I hate to admit it - because I'm as shocked as the next man - but Dungeons & Dragons 3: The Book Of Vile Darkness is actually pretty bloody good.
Sure, it's not going to win any awards, but I was expecting something as craptacular as Camp Blood, when in fact it's a fairly decent swords and sorcery B-movie.
For those who worry that these movies might be harming the public perception of the Dungeons & Dragons game or Wizards Of The Coast's IP, this movie does a convincing job of portraying the exploits of a party of "murder-hobos" in a typical D&D campaign.
The plot sees neophyte Knight of Pelor, Grayson (Jack Derges) infiltrating a group of evil adventurers in the hope that they will lead him to his kidnapped father.
The group, led by Shadar-kai witch Akordia (Eleanor Gecks), is looking for the fragments of an evil ancient artifact, The Book Of Vile Darkness, on behalf of the villainous Shatrax, who seeks to return the world to state of chaos and darkness from his base within the Shadowfell.
Yes, the film is packed to bursting with Third and Fourth Edition Dungeons & Dragons name-dropping, most well used to create the impression of a fully-rounded world, but some - such as Grayson's visit to The Adventurer's Vault shop to stock up on magical items - are quite groan-worthy as they highlight weaker aspects of more recent iterations of Dungeons & Dragons.
|Bezz (Barry Aird) - the rot-mage|
But even so, thanks to some surprisingly impressive special effects, we're treated to variety of visually stunning uses of magic spells - both by Akordia and the party's wonderfully anarchic (chaotic evil?) rot-mage Bezz (Barry Aird), enchanted items (Grayson may purchase his "bag of holding" from a shop, but it's still pretty cool to see it in action) and a fantastic array of monsters: the armoured energy man is nice and the dragon is good, but the stand-out creature is the undead child that feasts on negativity. This twisted little horror show could have walked straight out the pages of a James Raggi Lamentations Of The Flame Princess adventure module.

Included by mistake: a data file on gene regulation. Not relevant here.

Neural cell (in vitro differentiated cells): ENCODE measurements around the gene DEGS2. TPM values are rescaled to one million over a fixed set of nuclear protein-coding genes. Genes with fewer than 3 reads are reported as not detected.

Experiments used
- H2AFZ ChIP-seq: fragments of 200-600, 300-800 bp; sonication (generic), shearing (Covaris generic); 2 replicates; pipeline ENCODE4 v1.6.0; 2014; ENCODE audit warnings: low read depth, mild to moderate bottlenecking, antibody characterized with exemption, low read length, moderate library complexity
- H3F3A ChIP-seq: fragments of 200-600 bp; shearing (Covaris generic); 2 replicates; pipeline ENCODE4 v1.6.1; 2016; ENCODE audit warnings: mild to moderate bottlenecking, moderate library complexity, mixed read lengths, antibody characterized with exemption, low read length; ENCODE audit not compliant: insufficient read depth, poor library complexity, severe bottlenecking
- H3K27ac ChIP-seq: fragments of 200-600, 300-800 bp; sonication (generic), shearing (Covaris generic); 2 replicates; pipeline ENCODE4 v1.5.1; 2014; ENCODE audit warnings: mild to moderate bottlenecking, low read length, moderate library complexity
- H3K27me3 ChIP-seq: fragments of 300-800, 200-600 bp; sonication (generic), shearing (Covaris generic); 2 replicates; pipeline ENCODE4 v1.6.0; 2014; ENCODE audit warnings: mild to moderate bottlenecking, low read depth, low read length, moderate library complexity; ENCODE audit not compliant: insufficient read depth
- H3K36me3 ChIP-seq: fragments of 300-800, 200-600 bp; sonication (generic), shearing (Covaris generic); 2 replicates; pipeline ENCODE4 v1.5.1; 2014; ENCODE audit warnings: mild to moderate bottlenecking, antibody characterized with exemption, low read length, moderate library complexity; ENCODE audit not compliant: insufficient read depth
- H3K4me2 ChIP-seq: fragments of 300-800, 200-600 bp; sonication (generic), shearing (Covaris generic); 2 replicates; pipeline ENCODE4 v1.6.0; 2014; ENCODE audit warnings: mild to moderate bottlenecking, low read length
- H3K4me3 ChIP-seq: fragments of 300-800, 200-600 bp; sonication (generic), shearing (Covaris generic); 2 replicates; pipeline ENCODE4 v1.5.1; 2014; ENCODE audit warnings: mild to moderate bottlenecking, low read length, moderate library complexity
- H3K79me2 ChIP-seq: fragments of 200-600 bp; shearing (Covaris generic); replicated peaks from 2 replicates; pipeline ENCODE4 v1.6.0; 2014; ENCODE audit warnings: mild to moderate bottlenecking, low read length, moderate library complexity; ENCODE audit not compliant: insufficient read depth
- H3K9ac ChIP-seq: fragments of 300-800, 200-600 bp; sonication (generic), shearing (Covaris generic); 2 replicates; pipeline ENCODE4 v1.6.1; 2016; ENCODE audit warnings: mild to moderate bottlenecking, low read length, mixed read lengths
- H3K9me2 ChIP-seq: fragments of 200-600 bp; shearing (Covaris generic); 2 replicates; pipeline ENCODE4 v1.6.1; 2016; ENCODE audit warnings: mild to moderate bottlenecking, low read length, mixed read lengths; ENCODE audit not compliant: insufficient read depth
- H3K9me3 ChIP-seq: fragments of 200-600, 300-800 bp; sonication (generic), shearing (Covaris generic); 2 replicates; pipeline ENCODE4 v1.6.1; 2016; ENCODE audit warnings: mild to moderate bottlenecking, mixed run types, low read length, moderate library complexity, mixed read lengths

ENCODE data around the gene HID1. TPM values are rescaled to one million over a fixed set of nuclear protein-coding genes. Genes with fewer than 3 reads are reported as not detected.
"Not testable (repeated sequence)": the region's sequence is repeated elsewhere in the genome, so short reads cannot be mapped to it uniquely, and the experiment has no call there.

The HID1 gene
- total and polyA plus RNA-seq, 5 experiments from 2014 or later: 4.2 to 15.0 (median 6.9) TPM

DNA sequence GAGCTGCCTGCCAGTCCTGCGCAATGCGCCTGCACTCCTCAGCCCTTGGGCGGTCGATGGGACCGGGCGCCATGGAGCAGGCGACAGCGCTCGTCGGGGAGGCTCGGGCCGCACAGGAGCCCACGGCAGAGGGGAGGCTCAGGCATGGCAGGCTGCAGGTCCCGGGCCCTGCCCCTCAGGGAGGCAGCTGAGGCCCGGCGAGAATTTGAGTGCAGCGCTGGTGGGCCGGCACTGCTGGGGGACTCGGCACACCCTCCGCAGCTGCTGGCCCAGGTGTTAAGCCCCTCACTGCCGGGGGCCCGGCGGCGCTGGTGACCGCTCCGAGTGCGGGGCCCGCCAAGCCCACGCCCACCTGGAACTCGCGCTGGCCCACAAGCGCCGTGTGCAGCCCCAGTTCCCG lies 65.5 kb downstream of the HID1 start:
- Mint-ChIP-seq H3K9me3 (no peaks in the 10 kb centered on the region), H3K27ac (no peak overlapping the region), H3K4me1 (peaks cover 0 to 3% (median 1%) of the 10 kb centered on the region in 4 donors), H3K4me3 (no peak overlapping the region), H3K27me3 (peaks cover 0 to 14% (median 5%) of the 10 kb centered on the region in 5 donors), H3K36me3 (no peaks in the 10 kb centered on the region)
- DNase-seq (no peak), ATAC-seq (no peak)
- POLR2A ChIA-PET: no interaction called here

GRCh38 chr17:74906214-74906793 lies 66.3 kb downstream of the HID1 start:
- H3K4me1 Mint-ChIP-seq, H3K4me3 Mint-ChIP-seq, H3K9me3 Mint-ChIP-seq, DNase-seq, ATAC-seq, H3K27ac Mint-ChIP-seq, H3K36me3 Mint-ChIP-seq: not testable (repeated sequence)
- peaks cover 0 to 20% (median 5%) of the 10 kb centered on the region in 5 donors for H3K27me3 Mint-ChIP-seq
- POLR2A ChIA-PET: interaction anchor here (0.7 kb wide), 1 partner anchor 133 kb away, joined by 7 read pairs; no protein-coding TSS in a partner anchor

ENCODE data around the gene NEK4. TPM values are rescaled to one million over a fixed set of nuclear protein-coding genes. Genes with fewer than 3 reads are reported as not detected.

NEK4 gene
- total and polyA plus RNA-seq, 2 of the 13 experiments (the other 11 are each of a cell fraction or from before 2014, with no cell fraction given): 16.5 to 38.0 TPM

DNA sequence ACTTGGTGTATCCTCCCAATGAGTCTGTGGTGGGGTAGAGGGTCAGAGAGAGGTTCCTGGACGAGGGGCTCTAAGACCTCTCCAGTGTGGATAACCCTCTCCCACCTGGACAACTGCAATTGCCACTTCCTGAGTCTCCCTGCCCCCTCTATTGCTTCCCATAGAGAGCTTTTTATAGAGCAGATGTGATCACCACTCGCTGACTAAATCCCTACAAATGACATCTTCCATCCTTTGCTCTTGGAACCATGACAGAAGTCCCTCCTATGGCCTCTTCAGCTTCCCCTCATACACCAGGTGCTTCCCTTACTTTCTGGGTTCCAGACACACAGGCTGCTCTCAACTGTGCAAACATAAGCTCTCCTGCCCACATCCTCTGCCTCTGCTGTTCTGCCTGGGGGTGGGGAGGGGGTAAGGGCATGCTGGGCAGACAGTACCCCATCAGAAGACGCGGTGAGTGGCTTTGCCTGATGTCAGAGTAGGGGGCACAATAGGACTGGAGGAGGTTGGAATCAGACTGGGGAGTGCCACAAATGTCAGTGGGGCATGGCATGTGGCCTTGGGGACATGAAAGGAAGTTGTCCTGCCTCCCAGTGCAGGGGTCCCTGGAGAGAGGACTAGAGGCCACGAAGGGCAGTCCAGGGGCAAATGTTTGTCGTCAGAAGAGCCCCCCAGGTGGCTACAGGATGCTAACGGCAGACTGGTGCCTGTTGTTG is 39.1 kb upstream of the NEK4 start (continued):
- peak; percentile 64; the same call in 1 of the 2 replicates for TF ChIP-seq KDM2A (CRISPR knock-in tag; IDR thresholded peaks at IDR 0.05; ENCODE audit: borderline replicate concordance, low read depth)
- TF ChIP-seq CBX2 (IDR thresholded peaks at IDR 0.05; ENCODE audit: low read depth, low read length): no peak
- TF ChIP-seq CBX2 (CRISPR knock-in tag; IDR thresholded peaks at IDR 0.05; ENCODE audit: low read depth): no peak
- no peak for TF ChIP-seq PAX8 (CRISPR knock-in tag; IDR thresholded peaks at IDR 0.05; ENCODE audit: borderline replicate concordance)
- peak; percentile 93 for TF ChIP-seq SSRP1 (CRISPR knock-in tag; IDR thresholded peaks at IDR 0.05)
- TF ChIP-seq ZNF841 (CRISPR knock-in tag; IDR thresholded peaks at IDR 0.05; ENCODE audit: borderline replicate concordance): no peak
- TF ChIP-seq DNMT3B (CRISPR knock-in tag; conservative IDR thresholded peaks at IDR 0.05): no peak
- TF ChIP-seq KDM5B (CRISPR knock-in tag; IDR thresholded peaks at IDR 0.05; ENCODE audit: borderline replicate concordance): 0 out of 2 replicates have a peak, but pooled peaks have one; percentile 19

Then, for the final act, we - and the party - are transported to the alternate dimension of the Shadowfell and even on the limited budget of a direct-to-DVD fantasy flick, this is incredibly striking.
This is where we also finally get to meet Shatrax, a superbly realised villain with a stapled-shut mouth who "speaks" through a pair of female servants chained to him.
Like many of the monsters here, because I'm not up on Third or Fourth Edition D&D, I don't know if Shatrax is an original creation of the filmmakers or an antagonist lifted from a game book, but nonetheless he's head and shoulders above the pasty-faced villain of the first two D&D flicks (Damodar).
Dungeons & Dragons 3, of course, has plentiful weaknesses: there's some groanworthy dialogue, some sorry acting and I can't guarantee that the plot makes 100 per cent sense but this is, by far, the best of the Dungeons & Dragons' movies to date (not that that's saying much) and I'd argue a very accurate live-action portrayal of what goes on in the heads of most people who regularly gather around a gaming table to indulge in a slice of 'theatre of the mind'.
|Akordia (Eleanor Gecks) the Shadar-kai|
As well as the requisite violence there's a decent amount of sex here as well. This caught me slightly off guard as the previous D&D movies have been very prudish in that regard, but I guess scriptwriter Brian Rudnick was truly channelling Monte Cook and Robert Schwalb's controversial Third Edition supplement when he sat down to compose this piece.
I have no idea what non-gamers will make of the Book Of Vile Darkness, as so much is heavily rooted in a hodge-podge of game lore (for instance, the Shadar-kai are from the Forgotten Realms, while Pelor is a Greyhawk god), but gamers looking for a visual representation of a Dungeons & Dragons game world won't be too disappointed if they approach this with an open mind (and probably a few cans of beer).
The story is actually quite secondary to the enjoyment of the film for its presentation of a game world. If you simply refuse to accept that Grayson can convincingly infiltrate this party of high-level (presumably) evil sorcerers, fighters and assassins, then just enjoy the magic and monsters. That worked for me.
However, the most bizarre aspect of this movie is the blurb on the back of the DVD box:
|Click to embiggen|
The protagonists are not a "band of heroes" - the whole point is they're band of villains - they're not "defying an empire" (there is no empire ever mentioned), they are not fighting "against evil", they are evil. Yes, there is a single dragaon, but, again, no evil emperor.
This blurb is basically a string of generic fantasy words strung together by a work experience person to fill space on the back cover of the DVD. Ignore it and just watch the film.